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Old April 27th, 2007, 09:16 PM   #1
Ken Roberts
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Default skate Alpe d'Huez (France)

On Thursday I skated up the road to l’Alpe d’Huez in France, the famous “tough climb” for road bicycling, often included in the Tour de France race. I used ski poles to help me climb (actually “rollerski” poles), and that made it faster and more fun. I’m sure other skaters have climbed it before and without using poles.

I skated up the whole climb with no pauses or rests, and still felt pretty strong when I arrived in the ski resort town at the top.
That road climbs roughly +1050 meters (or more?) in a distance of roughly 13 kilometers (or about +3450 vertical feet in 8 miles), for an average steepness around 8% grade.
So then I rolled back down it on my skates. Most of the way I used T-stop braking to control my speed, but sometimes I used “forward” T-stop braking on some steeper segments or when getting close to reaching one of the 21 hairpin curves. A few times I used heel-braking with assist from a Gatorleash -- usually on steeper segments when a car was behind me.
I did pause several times on the way down to rest my braking muscles, since in my normal skating I almost never do non-heel-brake stops because I love my wheels, so some of those muscles don’t get much practice.
While climbing up I got some “thumbs up” signs from the car and truck drivers (though the bicyclists didn’t seem to know how to react to a skater doing their famous mountain climb). It was an excellent opportunity for me to practice coordinating pole-pushes and upper-body moves with my leg-pushes -- still pretty complicated even though I’ve been working on it for more than four years.

Late April was a nice time of year to do the climb because there was still lots of snow on the mountains all around it which made it prettier for me. And it was cooler than in summer -- good thing, since I finished my climbing at 10:30 in the morning and my headband was soaked with sweat.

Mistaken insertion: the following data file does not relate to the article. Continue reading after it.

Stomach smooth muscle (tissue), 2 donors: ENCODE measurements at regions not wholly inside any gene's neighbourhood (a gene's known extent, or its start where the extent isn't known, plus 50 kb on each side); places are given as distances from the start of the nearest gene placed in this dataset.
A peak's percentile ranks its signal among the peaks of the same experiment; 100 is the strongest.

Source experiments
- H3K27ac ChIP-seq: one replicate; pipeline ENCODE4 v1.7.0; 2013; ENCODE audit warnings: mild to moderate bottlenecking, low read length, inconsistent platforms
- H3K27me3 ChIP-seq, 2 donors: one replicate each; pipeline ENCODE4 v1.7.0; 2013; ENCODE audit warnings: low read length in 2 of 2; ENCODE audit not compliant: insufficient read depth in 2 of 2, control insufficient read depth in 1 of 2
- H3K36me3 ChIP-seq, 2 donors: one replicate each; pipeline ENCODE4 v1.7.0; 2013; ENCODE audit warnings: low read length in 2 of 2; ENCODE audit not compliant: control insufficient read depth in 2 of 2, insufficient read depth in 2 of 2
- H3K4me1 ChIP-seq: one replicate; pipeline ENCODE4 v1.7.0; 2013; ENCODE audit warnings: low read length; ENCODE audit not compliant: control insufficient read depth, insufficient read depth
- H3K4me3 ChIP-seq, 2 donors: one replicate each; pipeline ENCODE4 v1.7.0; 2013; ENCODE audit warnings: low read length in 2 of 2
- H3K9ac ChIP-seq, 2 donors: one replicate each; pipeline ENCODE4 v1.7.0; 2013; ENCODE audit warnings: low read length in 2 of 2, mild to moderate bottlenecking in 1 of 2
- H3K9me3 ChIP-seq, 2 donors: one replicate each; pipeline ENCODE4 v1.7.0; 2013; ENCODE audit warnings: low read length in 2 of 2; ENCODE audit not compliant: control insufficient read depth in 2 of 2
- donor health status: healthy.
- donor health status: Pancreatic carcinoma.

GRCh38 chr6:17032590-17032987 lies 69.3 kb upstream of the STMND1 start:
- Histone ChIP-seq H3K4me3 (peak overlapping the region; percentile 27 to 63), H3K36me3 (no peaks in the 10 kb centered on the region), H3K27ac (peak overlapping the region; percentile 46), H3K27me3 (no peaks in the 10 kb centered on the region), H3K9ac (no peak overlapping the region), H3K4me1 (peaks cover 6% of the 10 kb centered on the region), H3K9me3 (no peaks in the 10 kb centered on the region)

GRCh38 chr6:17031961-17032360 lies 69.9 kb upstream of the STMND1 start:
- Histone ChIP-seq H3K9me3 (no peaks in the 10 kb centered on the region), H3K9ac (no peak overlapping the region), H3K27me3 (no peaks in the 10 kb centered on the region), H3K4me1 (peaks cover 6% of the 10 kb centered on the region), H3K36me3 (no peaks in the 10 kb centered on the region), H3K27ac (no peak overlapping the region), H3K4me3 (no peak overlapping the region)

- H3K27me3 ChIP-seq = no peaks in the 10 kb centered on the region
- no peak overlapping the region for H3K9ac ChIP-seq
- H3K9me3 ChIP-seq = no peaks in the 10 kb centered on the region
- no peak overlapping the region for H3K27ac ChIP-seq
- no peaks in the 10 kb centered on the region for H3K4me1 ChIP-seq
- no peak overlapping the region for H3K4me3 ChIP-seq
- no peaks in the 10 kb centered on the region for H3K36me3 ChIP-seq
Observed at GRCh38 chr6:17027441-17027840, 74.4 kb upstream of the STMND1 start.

Unlike most of those famous big mountain road climbs in Europe (e.g. Mont Ventoux, Stelvio/Stilfserjoch) this one from Bourg d’Oisans up to l’Alpe d’Huez is open all year long, because it goes up to a ski resort -- though I would not try it with weekend traffic during the main ski season.
Ken

P.S. Does using poles really help? One report of the Mont Ventoux skate-climb this year said that somebody tried to use rollerski poles but abandoned them midway. My experience was the opposite -- no doubt that poles helped me climb and I wanted to use them as much as I could all the way to the top -- and again on future climbs. My suspicion is that using poles requires well-practiced coordination technique and lots of specific training to exploit the arm and other upper-body muscles to help in skating.
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Old April 28th, 2007, 09:50 AM   #2
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Default Awesome!

What a great and scenic adventure! What skates did you use?

It makes me think about similar roads here. I would not have the courage to do the downhill for that distance with traffic; but, as I visualized and thought about what you did, I realized that I would be totally happy to do a similar uphill here and have my bike and shoes hidden at the top and ride back down.

Thanks for the great food for thought!
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Old April 29th, 2007, 12:21 AM   #3
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Quote:
Originally Posted by LaurieFlood View Post
It makes me think about similar roads here. I would not have the courage to do the downhill for that distance with traffic; but, as I visualized and thought about what you did, I realized that I would be totally happy to do a similar uphill here and have my bike and shoes hidden at the top and ride back down.
It's funny - for me it's the opposite. I'm fine with doing big downhills in traffic (unless the edges of the road are unskatable), but climbing I feel like I'm "in the way" unless there's a bike lane or a wide shoulder lane.

----Scott